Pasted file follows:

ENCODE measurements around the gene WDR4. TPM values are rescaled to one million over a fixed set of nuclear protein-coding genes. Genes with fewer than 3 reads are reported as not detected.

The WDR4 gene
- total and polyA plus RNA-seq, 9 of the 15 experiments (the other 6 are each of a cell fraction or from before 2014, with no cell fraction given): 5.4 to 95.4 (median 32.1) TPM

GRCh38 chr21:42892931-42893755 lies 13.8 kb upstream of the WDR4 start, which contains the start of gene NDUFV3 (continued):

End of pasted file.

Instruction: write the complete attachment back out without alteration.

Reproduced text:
ENCODE measurements around the gene WDR4. TPM values are rescaled to one million over a fixed set of nuclear protein-coding genes. Genes with fewer than 3 reads are reported as not detected.

The WDR4 gene
- total and polyA plus RNA-seq, 9 of the 15 experiments (the other 6 are each of a cell fraction or from before 2014, with no cell fraction given): 5.4 to 95.4 (median 32.1) TPM

GRCh38 chr21:42892931-42893755 lies 13.8 kb upstream of the WDR4 start, which contains the start of gene NDUFV3 (continued):